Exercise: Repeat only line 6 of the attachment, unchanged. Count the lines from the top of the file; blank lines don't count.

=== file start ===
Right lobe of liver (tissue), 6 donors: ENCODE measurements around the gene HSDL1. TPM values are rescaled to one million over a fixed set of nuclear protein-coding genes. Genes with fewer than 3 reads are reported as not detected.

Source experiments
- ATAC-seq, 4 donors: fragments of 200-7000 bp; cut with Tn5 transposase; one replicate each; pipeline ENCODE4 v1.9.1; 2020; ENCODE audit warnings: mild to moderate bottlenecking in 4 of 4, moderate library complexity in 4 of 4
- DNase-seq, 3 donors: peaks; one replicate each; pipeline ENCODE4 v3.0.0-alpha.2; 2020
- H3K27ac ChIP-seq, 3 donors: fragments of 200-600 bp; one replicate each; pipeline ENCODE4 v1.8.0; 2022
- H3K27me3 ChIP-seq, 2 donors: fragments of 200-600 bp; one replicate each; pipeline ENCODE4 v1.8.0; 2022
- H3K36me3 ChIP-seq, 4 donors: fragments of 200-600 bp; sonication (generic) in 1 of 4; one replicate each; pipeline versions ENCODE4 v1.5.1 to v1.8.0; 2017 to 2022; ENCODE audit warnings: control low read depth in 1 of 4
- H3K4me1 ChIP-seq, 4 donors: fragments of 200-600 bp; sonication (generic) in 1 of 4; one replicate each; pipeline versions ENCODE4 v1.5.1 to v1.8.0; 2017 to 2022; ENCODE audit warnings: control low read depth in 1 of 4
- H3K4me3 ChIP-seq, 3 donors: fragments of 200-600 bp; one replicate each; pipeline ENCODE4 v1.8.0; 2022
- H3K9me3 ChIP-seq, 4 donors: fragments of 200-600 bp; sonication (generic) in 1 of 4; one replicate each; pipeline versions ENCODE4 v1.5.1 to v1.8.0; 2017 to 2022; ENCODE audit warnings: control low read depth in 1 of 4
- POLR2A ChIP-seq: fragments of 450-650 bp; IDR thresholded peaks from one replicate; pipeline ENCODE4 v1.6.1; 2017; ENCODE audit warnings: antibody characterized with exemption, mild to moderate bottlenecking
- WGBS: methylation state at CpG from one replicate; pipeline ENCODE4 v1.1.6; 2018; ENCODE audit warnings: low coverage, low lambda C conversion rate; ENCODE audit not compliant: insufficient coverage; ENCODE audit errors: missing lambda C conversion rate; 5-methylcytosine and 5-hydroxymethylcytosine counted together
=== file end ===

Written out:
- H3K27me3 ChIP-seq, 2 donors: fragments of 200-600 bp; one replicate each; pipeline ENCODE4 v1.8.0; 2022